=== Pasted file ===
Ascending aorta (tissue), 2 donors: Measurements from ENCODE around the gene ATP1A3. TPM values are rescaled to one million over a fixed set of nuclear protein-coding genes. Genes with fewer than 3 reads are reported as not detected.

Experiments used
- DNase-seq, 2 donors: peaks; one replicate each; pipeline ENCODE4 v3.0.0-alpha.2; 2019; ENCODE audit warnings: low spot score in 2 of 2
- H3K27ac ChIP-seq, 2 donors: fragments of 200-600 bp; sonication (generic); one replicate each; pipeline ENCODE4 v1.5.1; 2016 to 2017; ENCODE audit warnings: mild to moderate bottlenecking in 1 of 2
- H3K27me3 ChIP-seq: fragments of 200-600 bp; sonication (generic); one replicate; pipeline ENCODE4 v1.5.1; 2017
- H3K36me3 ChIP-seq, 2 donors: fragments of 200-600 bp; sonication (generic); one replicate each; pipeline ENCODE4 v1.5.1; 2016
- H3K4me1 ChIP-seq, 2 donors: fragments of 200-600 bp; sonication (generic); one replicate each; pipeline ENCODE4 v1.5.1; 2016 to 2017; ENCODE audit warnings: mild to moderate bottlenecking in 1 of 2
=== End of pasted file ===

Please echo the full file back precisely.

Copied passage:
Ascending aorta (tissue), 2 donors: Measurements from ENCODE around the gene ATP1A3. TPM values are rescaled to one million over a fixed set of nuclear protein-coding genes. Genes with fewer than 3 reads are reported as not detected.

Experiments used
- DNase-seq, 2 donors: peaks; one replicate each; pipeline ENCODE4 v3.0.0-alpha.2; 2019; ENCODE audit warnings: low spot score in 2 of 2
- H3K27ac ChIP-seq, 2 donors: fragments of 200-600 bp; sonication (generic); one replicate each; pipeline ENCODE4 v1.5.1; 2016 to 2017; ENCODE audit warnings: mild to moderate bottlenecking in 1 of 2
- H3K27me3 ChIP-seq: fragments of 200-600 bp; sonication (generic); one replicate; pipeline ENCODE4 v1.5.1; 2017
- H3K36me3 ChIP-seq, 2 donors: fragments of 200-600 bp; sonication (generic); one replicate each; pipeline ENCODE4 v1.5.1; 2016
- H3K4me1 ChIP-seq, 2 donors: fragments of 200-600 bp; sonication (generic); one replicate each; pipeline ENCODE4 v1.5.1; 2016 to 2017; ENCODE audit warnings: mild to moderate bottlenecking in 1 of 2